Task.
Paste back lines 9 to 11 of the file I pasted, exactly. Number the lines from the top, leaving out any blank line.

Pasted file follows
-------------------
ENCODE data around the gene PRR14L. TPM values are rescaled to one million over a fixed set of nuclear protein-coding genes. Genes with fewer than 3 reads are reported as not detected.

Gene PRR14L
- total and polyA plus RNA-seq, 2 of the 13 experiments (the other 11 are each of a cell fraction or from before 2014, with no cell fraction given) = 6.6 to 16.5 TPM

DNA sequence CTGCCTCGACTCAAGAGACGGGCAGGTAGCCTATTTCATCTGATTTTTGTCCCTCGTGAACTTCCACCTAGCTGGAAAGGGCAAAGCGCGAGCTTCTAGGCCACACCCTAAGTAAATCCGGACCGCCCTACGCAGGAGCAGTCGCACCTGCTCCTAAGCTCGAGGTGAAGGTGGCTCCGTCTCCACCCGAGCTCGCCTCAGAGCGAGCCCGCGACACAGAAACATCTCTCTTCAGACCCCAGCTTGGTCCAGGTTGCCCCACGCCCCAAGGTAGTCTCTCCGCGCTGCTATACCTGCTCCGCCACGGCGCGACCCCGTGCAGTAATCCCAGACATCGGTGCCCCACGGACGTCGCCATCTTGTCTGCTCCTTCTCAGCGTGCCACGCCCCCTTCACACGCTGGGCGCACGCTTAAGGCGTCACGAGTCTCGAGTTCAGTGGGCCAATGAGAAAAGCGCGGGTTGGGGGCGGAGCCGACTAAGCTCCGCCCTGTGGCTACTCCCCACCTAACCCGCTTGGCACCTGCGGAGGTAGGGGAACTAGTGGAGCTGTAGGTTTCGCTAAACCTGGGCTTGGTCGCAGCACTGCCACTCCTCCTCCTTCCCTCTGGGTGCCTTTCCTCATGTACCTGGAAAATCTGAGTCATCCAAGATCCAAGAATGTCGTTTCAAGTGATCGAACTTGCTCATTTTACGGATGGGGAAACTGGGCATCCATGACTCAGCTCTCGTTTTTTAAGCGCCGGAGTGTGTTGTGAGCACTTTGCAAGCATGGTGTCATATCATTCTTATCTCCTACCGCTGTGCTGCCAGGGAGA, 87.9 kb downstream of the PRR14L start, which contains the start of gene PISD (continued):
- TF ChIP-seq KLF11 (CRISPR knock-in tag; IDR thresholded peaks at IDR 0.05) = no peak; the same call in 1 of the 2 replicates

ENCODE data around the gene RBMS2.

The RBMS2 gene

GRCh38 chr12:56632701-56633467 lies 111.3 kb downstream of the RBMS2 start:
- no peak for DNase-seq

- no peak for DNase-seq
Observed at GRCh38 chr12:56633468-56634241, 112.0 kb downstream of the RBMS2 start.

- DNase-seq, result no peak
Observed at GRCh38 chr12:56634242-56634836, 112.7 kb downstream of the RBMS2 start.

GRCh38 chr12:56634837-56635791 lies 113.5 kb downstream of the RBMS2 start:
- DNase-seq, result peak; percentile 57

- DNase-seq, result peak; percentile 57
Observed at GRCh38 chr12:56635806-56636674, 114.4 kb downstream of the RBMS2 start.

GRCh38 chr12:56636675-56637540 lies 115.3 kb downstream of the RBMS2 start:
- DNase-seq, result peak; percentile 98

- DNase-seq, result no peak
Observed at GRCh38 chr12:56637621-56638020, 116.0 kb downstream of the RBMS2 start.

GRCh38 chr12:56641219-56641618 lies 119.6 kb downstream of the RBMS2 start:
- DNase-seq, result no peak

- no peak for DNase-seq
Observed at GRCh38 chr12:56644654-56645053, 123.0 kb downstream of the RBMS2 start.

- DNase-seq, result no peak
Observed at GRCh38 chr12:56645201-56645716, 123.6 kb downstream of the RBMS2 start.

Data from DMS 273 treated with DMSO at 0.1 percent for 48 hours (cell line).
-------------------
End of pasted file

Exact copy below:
- no peak for DNase-seq

- no peak for DNase-seq
Observed at GRCh38 chr12:56633468-56634241, 112.0 kb downstream of the RBMS2 start.